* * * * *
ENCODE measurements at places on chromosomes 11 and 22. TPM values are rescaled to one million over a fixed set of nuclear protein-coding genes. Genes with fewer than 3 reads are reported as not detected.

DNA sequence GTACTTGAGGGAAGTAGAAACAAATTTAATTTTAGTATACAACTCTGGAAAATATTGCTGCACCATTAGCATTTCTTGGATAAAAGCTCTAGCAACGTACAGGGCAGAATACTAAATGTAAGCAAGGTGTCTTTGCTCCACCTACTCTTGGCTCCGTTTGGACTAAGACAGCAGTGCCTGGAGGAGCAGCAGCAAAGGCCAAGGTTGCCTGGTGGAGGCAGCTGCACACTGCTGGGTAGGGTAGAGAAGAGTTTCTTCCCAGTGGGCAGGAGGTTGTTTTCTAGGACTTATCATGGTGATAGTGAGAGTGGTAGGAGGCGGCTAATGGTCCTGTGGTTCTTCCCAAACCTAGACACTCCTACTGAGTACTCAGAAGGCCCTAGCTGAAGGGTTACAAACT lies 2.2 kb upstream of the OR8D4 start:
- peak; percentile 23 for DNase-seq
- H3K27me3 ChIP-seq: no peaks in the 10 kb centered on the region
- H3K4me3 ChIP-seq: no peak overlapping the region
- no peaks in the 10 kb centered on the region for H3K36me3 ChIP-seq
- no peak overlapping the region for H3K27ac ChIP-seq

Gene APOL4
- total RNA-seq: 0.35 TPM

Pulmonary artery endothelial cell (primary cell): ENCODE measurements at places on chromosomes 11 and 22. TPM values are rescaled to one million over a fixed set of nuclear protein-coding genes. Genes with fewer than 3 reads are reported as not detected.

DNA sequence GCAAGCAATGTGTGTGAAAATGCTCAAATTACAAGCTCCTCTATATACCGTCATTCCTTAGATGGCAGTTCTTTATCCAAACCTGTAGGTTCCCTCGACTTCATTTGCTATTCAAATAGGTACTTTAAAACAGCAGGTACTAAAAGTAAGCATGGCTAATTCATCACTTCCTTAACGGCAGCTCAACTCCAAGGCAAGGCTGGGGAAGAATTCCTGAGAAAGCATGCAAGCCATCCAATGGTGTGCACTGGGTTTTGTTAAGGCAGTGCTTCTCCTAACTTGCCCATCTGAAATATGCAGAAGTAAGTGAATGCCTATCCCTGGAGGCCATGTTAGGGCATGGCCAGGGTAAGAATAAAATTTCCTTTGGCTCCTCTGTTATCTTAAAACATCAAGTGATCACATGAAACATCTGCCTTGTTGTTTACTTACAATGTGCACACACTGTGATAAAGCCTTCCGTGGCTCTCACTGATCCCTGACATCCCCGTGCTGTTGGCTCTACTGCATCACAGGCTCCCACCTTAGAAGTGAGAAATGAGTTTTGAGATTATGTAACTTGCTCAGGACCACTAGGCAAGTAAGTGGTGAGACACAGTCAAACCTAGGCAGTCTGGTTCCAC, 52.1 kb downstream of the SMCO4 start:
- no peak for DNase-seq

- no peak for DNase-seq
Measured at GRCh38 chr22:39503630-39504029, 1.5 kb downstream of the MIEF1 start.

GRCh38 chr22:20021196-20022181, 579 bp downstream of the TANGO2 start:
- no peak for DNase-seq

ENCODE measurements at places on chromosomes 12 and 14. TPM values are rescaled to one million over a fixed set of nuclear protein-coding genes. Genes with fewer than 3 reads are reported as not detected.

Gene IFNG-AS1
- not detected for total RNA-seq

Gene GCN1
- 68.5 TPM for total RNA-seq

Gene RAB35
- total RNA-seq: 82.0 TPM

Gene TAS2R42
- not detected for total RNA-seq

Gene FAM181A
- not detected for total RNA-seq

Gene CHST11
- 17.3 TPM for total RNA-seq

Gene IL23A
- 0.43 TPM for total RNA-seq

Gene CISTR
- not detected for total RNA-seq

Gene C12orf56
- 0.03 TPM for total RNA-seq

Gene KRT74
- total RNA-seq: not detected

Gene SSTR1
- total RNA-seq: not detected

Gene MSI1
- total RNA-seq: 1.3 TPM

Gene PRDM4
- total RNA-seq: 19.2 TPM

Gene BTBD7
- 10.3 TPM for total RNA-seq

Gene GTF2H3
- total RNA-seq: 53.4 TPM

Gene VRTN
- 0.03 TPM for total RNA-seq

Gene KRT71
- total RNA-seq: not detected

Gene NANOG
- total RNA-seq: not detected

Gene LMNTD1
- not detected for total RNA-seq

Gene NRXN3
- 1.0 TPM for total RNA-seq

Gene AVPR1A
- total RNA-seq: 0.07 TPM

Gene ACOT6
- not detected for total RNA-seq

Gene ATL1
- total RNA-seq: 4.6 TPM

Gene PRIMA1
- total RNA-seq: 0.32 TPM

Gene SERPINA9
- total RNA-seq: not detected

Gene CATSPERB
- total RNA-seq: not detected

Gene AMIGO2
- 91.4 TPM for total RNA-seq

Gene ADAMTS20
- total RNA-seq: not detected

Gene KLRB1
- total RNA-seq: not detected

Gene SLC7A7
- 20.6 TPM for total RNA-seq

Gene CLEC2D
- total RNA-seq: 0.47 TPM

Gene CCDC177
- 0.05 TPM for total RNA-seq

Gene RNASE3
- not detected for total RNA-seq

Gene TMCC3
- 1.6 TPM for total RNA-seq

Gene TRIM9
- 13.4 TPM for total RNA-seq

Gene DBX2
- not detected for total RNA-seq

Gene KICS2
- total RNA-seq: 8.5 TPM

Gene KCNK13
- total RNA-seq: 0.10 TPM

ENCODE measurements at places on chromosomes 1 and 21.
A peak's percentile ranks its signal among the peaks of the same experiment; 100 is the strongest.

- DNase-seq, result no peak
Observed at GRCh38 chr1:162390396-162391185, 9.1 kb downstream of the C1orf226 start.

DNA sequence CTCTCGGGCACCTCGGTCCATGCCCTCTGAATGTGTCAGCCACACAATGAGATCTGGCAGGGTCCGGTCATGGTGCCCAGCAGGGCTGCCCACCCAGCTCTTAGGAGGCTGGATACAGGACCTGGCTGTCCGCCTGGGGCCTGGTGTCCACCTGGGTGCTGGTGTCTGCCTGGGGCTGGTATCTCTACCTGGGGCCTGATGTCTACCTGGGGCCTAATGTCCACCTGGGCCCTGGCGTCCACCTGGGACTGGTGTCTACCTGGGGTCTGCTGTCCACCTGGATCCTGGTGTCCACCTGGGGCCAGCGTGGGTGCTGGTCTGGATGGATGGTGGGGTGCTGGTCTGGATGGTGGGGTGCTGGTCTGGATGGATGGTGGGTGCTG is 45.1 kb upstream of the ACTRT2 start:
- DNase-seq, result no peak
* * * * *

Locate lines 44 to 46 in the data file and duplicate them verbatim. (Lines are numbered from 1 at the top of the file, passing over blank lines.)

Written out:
Gene BTBD7
- 10.3 TPM for total RNA-seq

Gene GTF2H3